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religion



  • Whither the Religious Left?

    by Matthew Sitman

    Has the considerable effort spent for decades to court a "religious left" as a Democratic constituency been a waste of time? Why haven't faith-based social justice movements been more signiicant in the party's base? 



  • America's Churches are Now Polarized, Too

    The Trump era has concentrated longstanding differences about the role of faith in American life and the obligations of the faithful to act in the world. During the McCarthy era, the Republican establishment pushed back against attacks on clergy by the far right. Will something similar happen today? 



  • Henry Louis Gates Jr. on African-American Religion

    Jon Meacham reviews Henry Louis Gates's book on the Black church in America; Gates seeks to recover the traditions of social and political activism in churches against skeptics who identify religion with conservatism and quietude. 


  • Opportunities for a Catholic President, Then and Now

    by Patrick Lacroix

    Polling of religious voters might encourage Democrats to give up on reaching them. John F. Kennedy's experience shows that Joe Biden, as the second Catholic President, could succeed in narrowing the gap. 


  • History, Evidence and the Ethics of Belief

    by Guy Lancaster

    Untrammelled freedom of belief has been enshrined as an American civic virtue. The nation, democracy, and possibly the planet are imperiled without a collective commitment to respect belief only to the extent available evidence supports it.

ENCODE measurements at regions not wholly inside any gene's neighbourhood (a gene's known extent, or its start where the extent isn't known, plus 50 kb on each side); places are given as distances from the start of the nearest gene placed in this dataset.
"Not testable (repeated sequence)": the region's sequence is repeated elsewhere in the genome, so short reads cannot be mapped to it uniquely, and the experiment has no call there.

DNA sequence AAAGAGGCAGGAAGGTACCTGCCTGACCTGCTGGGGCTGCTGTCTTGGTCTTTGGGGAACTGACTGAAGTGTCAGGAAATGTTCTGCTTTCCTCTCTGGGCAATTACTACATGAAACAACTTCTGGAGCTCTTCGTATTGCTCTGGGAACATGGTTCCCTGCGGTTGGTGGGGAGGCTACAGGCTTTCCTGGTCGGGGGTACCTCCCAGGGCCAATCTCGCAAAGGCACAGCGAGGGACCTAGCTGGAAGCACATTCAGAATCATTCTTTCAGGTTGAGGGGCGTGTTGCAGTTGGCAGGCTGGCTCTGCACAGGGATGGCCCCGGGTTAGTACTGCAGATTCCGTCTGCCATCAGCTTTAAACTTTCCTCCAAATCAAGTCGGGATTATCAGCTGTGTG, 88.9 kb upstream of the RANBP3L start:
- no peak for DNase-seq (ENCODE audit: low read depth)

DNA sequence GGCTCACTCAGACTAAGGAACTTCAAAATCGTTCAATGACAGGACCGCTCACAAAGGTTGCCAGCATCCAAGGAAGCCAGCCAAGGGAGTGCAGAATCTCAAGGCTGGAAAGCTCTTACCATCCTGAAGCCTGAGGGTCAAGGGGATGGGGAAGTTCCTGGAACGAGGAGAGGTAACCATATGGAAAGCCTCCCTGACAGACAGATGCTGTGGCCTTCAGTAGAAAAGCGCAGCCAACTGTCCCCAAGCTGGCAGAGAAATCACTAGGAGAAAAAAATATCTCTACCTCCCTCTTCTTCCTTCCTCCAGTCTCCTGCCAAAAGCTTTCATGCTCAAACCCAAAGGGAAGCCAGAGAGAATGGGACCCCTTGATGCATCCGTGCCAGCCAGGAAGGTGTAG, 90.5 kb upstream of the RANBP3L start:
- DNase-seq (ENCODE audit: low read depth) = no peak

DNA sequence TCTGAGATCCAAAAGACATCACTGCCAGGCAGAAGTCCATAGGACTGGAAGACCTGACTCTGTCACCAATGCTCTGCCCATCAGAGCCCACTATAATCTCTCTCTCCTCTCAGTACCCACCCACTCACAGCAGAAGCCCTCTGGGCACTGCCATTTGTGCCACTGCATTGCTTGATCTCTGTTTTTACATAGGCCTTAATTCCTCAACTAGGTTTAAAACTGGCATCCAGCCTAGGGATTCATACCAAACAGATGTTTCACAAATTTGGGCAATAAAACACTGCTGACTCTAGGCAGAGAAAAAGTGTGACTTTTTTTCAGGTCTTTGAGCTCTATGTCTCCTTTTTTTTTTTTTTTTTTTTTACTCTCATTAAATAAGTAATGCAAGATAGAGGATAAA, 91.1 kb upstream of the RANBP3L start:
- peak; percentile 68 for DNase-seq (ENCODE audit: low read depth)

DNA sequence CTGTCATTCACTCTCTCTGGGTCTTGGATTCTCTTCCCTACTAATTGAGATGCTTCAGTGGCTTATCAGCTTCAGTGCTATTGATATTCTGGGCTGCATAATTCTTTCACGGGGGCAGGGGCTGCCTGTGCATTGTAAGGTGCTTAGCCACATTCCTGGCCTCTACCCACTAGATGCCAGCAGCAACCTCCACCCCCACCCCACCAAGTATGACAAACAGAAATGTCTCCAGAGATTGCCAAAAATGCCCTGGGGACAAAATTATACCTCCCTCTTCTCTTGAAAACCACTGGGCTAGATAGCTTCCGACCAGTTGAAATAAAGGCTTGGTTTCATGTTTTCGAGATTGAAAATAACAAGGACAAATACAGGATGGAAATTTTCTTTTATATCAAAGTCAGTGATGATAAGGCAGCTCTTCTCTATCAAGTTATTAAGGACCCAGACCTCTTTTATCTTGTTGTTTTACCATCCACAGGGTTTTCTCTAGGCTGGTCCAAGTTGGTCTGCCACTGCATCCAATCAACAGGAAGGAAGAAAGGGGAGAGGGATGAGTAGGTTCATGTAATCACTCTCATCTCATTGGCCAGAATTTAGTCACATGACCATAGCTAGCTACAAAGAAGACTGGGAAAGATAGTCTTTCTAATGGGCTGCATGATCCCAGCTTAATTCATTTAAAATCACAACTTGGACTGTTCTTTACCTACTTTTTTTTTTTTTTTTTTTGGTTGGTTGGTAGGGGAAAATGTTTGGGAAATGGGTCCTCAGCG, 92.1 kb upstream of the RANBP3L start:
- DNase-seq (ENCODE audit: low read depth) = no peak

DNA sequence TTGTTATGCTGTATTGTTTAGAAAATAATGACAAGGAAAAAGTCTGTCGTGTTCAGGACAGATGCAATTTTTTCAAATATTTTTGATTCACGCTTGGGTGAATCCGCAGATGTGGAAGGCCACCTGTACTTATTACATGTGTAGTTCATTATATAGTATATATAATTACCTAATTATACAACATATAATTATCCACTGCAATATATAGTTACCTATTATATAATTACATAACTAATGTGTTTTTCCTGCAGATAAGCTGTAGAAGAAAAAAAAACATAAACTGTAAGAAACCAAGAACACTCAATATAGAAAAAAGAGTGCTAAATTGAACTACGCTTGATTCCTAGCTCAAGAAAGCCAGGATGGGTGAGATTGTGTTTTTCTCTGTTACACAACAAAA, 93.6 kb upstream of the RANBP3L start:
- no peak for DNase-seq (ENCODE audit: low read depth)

• Bad Religion, or Bad Faith?

    by Caleb Smith

    A scholar of American religion takes issue with a recent call to see fundamentalist zeal as a danger to democracy and civil society; secularism, too, has underwritten massive campaigns of state violence. 


  • A Devil’s Dozen of the Most Important Religion Stories of 2020

    by Ed Simon

    Many people would like to leave 2020 behind. HNN Contributing Editor Ed Simon compiles, for those readers ready for a distanced reflection on a year that may have tested faith, a roundup of the best stories at the intersection of religion and history. 



  • Bad Religion in the Ivory Tower

    by Jacques Berlinerblau

    Have scholars of religion and politics missed the rise of militant Christian nationalism because they follow an unspoken rule to "always posit religion at its best, secularism at its worst"? 



  • Warnock’s Election Reminds Us that Black Churches are Vital to Democratic Success

    by Robert Greene II

    Democratic politicians must recognize the historical role of Black churches not just as gathering places where visiting politicians may speak to voters, but as organizing spaces where political agendas are formed. Dems who wish to emulate Rev. Warnock's victory need to embrace Black churches in a deep way.



  • The Persistence Of Creationism Shows Losing Could Make Trumpism More Extreme

    by Adam Laats

    Modern sophisticates were confident that the Scopes Trial marked the defeat and discrediting of creationism. Those alarmed by the denialism of Trump supporters about the election results should remember that the rumors of fundamentalism's demise were greatly exaggerated. 



  • The Complicated History of Religion and Archaeology

    Modern archaeology has largely succeeded in instituting professionalization and historical rigor to the study of sites of theological significance, but the discipline has a long and continuing historical entanglement with efforts to find proof of religious doctrines.



  • Religious Identity And Supreme Court Justices – A Brief History

    by Nomi Stolzenberg

    In recent decades, religious influence on the Court has been shaped by conservatives of different faiths, construed as part of a mythical Judeo-Christian tradition, coalescing around a common agenda defined less by affiliation with a religious denomination than with opposition to liberalism and secularism.



  • The Evangelical Vote (audio)

    NPR's "Throughline" examines the growth of evangelical christianity as a political movement and its influence over the nomination of a Supreme Court justice and the election.